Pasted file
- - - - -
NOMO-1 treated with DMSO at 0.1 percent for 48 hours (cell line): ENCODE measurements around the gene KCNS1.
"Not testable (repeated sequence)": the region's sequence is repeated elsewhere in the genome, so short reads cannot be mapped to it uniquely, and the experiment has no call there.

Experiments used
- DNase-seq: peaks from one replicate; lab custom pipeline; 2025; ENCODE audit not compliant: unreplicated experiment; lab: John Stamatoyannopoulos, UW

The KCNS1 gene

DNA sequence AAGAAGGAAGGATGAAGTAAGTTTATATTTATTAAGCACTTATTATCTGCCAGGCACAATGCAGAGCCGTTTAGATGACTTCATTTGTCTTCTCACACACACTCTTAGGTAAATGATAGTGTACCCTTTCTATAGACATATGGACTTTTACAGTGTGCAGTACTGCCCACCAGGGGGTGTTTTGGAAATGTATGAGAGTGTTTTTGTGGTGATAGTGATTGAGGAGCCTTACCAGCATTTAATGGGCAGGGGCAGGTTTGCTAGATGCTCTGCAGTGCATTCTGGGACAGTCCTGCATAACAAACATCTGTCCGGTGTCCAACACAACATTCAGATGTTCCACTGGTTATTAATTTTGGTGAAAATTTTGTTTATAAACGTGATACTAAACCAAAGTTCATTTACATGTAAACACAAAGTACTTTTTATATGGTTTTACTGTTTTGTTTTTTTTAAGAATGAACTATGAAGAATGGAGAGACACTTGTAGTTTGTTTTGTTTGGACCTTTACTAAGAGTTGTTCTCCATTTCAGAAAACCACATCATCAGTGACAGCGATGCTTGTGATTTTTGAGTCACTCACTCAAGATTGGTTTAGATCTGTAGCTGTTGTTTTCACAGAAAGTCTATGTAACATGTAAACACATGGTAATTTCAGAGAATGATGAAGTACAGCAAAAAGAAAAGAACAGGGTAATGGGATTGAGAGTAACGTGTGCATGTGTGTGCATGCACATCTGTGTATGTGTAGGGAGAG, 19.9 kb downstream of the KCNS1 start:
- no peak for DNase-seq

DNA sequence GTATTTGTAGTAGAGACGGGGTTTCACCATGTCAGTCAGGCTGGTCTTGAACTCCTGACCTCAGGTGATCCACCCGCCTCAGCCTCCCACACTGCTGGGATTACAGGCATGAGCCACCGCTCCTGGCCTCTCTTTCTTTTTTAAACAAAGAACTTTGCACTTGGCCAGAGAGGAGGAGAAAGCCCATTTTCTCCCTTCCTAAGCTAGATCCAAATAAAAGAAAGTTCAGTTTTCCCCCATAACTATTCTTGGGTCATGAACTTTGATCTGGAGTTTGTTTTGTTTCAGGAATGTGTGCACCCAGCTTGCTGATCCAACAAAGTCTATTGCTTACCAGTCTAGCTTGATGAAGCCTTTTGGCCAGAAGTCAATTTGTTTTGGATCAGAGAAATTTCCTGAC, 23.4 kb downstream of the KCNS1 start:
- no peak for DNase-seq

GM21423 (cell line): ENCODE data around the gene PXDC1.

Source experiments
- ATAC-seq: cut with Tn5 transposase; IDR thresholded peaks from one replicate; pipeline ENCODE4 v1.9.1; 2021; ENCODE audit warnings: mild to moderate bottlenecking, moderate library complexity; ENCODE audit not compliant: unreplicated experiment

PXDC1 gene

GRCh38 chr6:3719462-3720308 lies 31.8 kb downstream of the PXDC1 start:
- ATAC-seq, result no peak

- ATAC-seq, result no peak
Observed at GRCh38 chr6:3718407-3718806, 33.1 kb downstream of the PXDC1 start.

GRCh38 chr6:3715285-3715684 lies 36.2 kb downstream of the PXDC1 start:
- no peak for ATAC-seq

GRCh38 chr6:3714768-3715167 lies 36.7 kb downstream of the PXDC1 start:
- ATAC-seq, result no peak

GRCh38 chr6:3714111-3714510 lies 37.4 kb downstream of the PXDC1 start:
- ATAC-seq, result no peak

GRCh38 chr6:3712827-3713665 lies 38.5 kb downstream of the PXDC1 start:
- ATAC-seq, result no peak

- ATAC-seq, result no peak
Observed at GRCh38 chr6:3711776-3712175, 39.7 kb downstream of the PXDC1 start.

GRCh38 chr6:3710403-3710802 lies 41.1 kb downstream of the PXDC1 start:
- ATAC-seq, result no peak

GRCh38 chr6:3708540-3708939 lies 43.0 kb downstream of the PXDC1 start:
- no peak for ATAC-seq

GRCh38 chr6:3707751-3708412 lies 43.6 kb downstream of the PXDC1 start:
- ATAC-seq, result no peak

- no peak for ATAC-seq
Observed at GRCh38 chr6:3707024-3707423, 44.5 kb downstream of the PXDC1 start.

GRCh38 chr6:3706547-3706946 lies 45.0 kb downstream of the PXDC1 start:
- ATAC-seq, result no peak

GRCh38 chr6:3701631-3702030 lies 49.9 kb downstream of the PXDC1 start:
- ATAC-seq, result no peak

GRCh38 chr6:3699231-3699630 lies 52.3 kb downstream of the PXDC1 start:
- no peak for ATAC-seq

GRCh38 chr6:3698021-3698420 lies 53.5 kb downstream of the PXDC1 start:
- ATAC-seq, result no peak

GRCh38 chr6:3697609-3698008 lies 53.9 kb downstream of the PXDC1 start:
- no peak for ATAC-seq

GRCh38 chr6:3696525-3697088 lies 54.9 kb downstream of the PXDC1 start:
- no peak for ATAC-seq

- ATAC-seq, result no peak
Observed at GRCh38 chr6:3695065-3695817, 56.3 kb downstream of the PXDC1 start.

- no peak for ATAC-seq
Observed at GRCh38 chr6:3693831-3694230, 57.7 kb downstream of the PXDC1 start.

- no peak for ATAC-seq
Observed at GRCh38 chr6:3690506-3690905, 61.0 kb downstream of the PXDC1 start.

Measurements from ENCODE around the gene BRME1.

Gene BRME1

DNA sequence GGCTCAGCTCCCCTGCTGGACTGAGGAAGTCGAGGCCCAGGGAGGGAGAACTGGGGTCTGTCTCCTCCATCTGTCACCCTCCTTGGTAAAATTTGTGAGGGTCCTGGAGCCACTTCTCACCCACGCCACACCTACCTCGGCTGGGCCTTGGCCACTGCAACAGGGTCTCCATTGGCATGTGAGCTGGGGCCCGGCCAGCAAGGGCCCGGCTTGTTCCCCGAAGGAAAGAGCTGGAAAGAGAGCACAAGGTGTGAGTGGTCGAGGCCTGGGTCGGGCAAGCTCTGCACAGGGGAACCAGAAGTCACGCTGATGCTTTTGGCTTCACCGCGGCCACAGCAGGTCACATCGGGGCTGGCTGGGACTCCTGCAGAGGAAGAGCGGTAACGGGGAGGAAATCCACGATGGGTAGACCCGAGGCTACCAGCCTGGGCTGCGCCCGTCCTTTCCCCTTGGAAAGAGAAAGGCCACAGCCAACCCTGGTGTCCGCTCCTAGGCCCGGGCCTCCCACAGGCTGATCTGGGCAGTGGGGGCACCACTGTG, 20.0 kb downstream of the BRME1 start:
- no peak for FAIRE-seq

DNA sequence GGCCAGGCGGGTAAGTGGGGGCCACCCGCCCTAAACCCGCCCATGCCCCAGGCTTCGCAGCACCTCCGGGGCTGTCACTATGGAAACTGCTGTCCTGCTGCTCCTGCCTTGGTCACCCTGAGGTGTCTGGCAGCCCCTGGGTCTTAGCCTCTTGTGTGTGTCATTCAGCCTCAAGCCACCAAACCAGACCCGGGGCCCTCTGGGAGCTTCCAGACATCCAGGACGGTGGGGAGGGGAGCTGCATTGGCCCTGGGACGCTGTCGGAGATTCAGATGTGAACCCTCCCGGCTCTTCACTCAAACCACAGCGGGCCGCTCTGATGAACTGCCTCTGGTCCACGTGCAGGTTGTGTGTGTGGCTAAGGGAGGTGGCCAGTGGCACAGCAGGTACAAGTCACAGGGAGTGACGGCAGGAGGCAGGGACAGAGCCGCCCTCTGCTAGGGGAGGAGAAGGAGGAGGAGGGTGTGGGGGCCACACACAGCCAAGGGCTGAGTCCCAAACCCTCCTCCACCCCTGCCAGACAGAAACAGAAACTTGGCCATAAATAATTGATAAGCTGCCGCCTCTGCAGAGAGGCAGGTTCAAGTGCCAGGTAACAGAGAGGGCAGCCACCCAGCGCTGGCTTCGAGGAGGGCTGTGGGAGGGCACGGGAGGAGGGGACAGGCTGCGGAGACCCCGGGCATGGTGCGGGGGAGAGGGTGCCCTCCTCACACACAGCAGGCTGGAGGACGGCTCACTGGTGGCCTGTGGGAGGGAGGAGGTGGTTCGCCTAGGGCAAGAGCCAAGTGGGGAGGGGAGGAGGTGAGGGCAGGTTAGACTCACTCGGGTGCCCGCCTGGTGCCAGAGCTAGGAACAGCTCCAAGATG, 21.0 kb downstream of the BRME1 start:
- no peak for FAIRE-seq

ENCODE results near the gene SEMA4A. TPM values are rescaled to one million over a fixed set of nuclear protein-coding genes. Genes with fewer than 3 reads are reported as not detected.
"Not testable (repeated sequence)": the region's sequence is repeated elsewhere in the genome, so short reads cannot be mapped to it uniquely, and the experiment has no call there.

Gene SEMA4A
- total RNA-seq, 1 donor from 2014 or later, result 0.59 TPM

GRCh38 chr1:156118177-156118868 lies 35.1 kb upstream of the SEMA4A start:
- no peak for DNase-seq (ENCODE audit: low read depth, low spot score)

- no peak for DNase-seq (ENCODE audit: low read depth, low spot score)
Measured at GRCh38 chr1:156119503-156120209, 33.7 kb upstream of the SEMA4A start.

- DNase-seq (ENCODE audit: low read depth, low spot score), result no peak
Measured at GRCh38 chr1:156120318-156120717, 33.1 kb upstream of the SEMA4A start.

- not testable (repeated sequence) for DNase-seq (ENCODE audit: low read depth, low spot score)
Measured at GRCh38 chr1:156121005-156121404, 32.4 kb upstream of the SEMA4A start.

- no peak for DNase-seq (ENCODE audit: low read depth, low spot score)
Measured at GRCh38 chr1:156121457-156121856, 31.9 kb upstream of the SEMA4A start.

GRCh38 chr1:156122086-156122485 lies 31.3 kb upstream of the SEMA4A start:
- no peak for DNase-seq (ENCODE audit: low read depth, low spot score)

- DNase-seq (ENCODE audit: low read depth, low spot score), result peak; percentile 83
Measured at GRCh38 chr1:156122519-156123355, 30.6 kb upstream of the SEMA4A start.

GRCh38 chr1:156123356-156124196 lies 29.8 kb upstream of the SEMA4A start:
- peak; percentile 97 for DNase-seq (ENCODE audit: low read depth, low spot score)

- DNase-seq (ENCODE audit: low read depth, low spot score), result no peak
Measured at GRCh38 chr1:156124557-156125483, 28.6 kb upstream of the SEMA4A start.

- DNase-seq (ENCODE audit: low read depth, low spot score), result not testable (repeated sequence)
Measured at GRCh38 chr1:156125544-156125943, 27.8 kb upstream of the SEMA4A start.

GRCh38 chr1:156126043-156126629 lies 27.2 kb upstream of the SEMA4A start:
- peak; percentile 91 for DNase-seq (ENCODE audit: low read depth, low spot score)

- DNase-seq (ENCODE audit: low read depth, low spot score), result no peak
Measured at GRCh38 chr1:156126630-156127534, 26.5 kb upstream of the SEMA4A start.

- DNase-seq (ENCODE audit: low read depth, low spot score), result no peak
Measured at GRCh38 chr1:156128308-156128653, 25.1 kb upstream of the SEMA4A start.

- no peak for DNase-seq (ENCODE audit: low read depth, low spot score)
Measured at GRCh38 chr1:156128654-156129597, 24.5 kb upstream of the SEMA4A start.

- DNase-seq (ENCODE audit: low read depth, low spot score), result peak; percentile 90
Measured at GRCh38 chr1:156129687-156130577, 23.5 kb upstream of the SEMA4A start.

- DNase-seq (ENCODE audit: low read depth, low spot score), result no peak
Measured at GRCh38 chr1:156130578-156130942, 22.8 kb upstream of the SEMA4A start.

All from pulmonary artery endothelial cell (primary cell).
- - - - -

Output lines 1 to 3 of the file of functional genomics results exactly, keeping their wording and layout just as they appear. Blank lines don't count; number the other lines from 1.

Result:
NOMO-1 treated with DMSO at 0.1 percent for 48 hours (cell line): ENCODE measurements around the gene KCNS1.
"Not testable (repeated sequence)": the region's sequence is repeated elsewhere in the genome, so short reads cannot be mapped to it uniquely, and the experiment has no call there.

Experiments used